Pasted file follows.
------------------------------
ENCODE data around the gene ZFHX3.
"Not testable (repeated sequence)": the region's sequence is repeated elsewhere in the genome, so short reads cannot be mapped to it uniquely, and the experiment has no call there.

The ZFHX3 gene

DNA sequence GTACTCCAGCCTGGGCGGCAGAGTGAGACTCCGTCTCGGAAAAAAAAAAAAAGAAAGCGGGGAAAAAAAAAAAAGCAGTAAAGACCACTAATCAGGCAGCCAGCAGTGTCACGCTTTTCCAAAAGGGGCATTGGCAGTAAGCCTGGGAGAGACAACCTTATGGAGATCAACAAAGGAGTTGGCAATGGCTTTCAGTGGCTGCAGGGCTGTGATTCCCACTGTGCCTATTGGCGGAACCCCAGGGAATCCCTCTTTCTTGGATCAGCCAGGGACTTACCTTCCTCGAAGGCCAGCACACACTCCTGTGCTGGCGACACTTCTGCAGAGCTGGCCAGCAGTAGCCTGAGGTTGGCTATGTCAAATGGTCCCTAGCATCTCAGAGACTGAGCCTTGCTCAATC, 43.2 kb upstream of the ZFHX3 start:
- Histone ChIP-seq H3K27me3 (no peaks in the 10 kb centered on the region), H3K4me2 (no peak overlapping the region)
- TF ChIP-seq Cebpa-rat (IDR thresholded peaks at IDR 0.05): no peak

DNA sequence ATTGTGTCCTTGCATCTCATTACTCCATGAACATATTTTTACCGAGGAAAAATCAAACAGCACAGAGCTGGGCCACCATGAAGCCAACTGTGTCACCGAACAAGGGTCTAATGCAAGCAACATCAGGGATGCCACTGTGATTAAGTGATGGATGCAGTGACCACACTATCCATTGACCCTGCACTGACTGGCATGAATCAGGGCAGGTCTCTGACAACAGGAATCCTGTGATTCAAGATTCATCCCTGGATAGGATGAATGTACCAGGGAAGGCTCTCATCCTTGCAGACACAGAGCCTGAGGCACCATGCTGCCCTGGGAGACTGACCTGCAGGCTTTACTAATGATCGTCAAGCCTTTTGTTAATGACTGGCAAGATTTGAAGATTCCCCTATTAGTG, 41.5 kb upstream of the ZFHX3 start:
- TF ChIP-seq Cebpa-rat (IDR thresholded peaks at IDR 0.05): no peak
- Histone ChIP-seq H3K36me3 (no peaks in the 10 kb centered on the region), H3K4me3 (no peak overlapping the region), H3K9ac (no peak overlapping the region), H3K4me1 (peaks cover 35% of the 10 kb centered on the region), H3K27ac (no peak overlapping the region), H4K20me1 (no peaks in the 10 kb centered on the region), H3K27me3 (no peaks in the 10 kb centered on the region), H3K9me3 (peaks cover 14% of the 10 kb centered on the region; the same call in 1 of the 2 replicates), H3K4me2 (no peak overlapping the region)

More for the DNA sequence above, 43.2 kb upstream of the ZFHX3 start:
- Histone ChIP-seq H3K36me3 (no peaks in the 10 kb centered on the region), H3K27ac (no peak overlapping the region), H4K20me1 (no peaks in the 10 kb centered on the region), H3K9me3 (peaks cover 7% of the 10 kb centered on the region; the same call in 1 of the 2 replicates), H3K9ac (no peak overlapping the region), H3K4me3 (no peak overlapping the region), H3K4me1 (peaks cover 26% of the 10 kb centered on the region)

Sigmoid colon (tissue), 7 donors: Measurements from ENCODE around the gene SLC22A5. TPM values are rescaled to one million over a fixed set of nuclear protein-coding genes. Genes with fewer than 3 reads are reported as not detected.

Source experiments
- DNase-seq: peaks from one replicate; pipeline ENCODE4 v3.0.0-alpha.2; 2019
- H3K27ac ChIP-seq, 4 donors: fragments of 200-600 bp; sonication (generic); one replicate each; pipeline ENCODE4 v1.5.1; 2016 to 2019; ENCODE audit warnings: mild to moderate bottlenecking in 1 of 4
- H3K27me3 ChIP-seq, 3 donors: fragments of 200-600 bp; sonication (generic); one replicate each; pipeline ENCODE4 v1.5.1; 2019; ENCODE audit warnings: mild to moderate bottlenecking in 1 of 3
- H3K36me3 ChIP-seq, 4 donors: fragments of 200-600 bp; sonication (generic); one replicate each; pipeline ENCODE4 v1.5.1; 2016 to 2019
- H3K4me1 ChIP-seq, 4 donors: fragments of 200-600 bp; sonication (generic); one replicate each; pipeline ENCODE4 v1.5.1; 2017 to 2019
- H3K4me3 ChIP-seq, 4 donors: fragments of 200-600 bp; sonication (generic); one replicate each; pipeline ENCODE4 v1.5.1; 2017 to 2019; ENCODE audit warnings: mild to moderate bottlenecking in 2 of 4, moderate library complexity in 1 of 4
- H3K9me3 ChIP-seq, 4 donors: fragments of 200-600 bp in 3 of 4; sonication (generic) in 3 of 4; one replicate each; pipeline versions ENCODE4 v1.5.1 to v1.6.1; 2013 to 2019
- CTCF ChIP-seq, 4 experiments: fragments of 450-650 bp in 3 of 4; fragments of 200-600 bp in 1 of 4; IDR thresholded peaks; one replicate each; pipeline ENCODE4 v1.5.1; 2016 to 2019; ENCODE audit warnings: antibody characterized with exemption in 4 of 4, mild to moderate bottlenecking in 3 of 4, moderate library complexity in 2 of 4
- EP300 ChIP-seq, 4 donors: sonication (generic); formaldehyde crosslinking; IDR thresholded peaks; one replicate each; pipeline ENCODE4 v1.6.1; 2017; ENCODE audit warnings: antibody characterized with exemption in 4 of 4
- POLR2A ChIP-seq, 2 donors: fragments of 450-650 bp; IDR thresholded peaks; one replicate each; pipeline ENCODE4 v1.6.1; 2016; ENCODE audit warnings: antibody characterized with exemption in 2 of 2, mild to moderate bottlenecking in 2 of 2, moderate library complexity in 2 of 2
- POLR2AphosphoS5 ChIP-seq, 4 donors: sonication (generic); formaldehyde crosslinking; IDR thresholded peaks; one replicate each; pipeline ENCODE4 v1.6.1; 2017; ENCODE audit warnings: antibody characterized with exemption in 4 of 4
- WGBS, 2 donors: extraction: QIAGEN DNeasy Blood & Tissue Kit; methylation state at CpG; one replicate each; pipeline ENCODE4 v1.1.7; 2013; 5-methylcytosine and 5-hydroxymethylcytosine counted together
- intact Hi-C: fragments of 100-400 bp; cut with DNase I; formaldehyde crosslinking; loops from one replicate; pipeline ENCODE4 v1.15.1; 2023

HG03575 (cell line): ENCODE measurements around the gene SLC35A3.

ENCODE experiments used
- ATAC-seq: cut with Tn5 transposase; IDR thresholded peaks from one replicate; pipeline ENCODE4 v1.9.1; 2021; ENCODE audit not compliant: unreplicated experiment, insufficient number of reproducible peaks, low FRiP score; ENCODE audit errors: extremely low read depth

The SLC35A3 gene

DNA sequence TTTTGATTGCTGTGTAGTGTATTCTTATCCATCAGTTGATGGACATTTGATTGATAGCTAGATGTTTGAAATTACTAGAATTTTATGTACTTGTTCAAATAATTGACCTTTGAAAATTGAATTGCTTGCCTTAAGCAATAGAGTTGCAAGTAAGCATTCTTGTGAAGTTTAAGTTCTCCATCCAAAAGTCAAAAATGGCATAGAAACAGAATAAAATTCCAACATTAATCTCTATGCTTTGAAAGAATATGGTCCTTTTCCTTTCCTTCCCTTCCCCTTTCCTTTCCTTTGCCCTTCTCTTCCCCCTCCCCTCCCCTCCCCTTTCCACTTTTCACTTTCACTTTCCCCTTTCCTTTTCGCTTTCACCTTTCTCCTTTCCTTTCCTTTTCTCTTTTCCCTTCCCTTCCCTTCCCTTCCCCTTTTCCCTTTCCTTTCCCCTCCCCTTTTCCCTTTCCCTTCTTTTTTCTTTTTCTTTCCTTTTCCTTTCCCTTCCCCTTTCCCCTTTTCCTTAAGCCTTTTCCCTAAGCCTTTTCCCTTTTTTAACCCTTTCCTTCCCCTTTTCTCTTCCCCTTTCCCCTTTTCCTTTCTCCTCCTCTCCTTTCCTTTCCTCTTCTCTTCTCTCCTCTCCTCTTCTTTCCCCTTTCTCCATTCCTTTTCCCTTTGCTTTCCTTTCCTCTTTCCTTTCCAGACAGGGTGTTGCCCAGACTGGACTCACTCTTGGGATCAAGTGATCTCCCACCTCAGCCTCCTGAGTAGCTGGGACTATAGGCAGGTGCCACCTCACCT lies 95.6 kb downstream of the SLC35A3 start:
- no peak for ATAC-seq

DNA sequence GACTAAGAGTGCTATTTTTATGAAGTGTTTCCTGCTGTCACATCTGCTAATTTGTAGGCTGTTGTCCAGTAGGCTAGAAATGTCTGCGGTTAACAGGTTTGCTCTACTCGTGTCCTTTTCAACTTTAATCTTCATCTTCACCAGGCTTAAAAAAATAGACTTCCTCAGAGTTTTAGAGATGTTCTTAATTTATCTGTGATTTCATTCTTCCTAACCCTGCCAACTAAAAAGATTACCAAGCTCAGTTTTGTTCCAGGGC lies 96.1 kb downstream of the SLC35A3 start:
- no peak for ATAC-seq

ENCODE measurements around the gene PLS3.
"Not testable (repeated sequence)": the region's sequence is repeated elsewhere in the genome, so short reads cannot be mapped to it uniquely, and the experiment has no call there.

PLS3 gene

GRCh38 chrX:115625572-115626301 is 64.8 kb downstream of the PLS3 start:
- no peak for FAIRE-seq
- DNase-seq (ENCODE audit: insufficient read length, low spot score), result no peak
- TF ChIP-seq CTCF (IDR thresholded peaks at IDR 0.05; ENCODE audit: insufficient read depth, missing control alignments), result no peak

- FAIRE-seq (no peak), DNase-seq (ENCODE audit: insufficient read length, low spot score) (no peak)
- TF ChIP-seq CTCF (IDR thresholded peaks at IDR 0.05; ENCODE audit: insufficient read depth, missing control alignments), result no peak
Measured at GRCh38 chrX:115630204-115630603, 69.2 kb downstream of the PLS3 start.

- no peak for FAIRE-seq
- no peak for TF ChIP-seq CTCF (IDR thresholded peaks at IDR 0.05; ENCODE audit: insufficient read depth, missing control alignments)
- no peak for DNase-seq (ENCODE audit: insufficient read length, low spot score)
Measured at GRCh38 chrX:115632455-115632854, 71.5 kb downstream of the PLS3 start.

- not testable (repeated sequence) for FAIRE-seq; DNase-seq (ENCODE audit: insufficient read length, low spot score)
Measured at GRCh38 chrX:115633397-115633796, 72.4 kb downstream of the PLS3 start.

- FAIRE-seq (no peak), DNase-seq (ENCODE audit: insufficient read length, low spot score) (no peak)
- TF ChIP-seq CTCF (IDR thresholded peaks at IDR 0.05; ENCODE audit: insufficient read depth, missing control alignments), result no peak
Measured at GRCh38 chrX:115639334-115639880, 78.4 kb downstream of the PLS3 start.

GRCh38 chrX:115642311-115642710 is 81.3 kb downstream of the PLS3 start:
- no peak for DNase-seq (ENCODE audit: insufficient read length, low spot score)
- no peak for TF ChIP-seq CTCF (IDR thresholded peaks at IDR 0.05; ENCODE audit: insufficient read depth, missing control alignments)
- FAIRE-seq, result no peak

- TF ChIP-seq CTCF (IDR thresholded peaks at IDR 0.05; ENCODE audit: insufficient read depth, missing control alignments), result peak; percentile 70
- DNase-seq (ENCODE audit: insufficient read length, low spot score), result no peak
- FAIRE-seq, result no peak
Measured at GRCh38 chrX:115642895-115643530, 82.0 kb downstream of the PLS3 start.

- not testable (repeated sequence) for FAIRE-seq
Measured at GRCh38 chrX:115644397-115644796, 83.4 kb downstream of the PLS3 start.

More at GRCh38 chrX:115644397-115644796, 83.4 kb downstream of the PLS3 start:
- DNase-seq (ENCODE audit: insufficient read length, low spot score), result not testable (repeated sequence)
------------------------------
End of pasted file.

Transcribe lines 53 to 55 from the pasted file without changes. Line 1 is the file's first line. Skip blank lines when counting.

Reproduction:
Measured at GRCh38 chrX:115639334-115639880, 78.4 kb downstream of the PLS3 start.

GRCh38 chrX:115642311-115642710 is 81.3 kb downstream of the PLS3 start:
- no peak for DNase-seq (ENCODE audit: insufficient read length, low spot score)